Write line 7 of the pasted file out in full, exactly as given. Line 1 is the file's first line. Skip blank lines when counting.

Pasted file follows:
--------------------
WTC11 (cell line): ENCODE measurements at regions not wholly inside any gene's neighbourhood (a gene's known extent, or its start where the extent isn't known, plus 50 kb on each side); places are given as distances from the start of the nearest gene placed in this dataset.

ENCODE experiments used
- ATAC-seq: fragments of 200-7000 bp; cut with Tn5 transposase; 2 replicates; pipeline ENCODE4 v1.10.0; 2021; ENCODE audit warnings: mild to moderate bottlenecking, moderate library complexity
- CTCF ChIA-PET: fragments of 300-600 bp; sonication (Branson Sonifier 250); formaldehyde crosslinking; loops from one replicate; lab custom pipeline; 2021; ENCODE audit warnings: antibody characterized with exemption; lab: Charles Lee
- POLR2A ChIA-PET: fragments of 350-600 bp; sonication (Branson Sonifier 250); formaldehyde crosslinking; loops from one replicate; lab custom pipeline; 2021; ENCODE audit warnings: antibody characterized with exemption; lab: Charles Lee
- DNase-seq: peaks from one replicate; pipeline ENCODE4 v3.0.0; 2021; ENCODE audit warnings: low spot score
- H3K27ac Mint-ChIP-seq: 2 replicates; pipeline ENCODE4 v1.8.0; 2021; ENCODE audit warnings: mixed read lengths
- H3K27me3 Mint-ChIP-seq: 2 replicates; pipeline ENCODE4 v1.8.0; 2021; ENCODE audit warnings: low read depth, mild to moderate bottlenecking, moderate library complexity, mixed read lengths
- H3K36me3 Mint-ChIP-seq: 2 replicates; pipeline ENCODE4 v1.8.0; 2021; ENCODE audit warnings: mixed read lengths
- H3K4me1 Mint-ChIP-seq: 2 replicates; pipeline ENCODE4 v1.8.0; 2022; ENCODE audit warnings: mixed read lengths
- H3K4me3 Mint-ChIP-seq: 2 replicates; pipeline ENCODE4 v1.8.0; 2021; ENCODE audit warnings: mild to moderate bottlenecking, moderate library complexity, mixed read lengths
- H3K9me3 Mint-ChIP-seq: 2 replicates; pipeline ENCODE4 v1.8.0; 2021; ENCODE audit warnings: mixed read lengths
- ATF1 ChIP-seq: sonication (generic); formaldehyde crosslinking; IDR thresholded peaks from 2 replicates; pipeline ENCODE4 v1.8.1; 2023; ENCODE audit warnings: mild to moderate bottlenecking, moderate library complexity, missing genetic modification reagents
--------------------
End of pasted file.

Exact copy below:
- H3K27ac Mint-ChIP-seq: 2 replicates; pipeline ENCODE4 v1.8.0; 2021; ENCODE audit warnings: mixed read lengths